November 15, 2016 (TOKYO) – Japan has announced the approval of its troops for non-combative support roles under the United Nations peacekeeping operations in war-torn South Sudan.
- UN peacekeepers in South Sudan with one of their helicopters (UNMISS)
The 350 troops approved by its the Japanese cabinet on Tuesday, are expected to be dispatched under Japan’s new security law enacted last year.
"South Sudan cannot assure its peace and stability on its own and for that very reason, a U.N. peacekeeping operation is being conducted," Japan’s Prime Minister Shinzo Abe told a parliamentary committee on Tuesday.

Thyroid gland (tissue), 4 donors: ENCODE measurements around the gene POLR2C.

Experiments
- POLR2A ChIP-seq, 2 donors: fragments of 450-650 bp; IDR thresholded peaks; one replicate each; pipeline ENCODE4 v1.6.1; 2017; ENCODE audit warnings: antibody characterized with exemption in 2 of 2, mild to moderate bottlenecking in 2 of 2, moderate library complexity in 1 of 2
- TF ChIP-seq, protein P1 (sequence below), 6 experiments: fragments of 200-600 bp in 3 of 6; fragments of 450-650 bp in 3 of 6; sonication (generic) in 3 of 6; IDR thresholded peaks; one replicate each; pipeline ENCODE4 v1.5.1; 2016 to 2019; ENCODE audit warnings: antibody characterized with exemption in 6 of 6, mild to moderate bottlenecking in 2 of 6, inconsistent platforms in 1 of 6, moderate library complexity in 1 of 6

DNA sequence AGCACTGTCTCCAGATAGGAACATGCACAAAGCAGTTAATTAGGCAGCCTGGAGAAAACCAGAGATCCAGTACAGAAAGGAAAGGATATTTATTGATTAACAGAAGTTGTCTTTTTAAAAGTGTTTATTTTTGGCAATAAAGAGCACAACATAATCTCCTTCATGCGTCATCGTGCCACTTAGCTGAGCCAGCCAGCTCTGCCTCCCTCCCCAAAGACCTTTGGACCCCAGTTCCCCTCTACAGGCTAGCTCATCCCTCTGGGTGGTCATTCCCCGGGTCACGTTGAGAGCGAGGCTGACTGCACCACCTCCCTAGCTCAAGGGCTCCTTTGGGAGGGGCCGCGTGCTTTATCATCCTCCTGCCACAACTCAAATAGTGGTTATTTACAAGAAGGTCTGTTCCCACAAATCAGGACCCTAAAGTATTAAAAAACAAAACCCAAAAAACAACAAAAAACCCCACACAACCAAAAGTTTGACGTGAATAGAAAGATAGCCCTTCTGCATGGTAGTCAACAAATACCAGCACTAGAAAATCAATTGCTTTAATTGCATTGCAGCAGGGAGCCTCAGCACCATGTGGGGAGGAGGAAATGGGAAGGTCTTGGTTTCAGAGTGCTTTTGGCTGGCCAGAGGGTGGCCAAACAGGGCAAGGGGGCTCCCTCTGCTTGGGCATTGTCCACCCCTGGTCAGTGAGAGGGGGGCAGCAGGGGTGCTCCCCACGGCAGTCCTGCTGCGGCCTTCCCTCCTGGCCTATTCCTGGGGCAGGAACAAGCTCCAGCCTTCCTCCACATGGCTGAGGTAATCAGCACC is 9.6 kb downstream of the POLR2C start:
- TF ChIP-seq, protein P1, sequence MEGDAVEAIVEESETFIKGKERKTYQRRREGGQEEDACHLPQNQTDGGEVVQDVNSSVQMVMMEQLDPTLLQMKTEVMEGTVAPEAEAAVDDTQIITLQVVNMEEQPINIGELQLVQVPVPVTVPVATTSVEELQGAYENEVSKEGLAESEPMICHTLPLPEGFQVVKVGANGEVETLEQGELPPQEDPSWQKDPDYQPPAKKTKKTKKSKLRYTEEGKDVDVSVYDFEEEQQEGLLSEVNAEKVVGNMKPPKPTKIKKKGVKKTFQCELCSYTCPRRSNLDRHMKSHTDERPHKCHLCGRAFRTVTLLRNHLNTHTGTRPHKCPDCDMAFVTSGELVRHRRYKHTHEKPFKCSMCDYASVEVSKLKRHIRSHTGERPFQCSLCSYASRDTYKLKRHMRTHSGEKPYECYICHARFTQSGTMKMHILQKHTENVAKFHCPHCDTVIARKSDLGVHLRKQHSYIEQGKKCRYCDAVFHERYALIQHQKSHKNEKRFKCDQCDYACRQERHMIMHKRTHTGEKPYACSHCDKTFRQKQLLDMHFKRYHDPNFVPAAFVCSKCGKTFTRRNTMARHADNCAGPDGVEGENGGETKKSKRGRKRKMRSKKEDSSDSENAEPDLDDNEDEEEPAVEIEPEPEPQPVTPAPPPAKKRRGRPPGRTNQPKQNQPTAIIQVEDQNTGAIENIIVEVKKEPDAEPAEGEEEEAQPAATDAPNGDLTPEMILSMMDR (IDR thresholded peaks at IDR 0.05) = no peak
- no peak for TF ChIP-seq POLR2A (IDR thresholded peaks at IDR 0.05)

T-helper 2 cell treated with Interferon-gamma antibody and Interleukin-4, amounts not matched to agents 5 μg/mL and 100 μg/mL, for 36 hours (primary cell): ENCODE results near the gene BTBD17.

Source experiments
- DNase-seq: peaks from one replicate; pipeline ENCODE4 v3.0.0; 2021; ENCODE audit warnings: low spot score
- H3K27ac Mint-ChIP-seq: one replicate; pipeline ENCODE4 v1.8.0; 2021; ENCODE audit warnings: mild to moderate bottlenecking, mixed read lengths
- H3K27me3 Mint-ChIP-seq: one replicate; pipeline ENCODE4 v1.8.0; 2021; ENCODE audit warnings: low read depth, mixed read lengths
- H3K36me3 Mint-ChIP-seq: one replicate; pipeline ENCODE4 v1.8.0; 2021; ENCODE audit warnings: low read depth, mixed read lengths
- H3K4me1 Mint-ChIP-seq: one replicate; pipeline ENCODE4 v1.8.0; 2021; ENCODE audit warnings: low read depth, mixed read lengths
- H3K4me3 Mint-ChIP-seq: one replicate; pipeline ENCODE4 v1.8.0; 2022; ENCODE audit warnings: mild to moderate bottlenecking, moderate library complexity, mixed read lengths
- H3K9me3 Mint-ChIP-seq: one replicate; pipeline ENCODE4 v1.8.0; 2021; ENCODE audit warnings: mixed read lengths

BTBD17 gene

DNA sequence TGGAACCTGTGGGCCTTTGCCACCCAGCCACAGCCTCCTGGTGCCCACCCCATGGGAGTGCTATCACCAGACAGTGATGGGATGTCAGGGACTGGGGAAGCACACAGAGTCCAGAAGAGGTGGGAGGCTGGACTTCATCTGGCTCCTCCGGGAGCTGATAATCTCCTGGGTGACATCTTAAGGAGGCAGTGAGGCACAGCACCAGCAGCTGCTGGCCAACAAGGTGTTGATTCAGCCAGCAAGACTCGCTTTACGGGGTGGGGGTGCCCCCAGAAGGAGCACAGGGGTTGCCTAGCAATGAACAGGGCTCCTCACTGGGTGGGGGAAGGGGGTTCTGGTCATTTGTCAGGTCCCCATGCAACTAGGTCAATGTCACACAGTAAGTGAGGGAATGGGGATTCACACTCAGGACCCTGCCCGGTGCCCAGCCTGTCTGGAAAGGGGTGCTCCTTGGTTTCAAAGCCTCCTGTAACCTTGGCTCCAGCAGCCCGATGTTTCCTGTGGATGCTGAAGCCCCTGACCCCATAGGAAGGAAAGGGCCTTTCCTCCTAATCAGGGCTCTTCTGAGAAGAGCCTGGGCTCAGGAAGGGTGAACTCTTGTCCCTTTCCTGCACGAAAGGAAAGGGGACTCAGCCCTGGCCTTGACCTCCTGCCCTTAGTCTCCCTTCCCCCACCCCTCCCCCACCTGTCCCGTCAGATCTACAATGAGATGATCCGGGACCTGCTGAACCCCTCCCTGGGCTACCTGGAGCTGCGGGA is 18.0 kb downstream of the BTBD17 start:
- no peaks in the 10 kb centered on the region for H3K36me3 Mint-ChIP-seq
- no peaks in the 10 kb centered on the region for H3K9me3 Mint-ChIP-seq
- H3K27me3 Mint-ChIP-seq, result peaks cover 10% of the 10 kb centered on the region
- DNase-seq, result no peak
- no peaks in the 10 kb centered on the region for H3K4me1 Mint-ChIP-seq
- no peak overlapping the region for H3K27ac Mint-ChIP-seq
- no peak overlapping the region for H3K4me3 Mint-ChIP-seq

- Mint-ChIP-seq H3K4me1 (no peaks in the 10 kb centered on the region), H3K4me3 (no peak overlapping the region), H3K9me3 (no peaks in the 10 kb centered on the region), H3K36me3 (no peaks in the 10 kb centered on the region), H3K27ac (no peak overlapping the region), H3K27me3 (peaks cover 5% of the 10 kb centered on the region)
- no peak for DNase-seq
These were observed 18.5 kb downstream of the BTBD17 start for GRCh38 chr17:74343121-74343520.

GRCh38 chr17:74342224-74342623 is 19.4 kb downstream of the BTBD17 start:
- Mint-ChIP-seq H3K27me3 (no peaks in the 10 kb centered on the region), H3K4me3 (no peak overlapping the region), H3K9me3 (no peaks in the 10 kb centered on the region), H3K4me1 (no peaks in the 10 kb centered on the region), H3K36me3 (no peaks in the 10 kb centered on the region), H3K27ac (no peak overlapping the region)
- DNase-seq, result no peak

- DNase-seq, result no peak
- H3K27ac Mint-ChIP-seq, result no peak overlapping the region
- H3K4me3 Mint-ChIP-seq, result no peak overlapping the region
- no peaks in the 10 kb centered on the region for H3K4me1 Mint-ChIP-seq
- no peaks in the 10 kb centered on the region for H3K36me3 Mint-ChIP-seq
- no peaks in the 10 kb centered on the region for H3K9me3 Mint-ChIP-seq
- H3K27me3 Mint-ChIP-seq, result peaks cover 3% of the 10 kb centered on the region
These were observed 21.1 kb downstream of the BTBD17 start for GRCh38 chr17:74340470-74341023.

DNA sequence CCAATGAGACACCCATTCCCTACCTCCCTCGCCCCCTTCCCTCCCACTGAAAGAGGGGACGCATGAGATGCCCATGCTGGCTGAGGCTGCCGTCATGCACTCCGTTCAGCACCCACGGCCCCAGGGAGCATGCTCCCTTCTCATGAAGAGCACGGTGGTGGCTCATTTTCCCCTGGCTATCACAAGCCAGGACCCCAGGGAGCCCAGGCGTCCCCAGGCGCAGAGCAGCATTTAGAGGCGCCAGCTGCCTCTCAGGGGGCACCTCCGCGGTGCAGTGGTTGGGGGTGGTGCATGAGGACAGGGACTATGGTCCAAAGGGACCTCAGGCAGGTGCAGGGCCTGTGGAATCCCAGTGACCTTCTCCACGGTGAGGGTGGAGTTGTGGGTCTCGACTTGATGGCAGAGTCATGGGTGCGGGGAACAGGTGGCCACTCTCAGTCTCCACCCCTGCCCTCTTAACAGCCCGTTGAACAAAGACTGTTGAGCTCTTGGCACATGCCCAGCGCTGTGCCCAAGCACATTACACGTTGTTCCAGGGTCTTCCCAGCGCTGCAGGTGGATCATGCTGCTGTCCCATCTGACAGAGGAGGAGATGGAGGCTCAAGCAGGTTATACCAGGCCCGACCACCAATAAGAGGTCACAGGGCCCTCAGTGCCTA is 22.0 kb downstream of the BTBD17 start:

Japan has dispatched troops to South Sudan since 2011, but their operation has been limited to construction projects in non-combative areas.
Meanwhile, the Japanese Defence Minister Tomomi Inada said his government does not envision its troops rescuing other foreign troops.
Plans, according to Inada, are also underway to assign Japanese troops another a new role made possible by the new legislation, to defend U.N. peacekeepers’ camps together with the troops from other nations.
There are 12,000 UN soldiers deployed on a peacekeeping mission in South Sudan.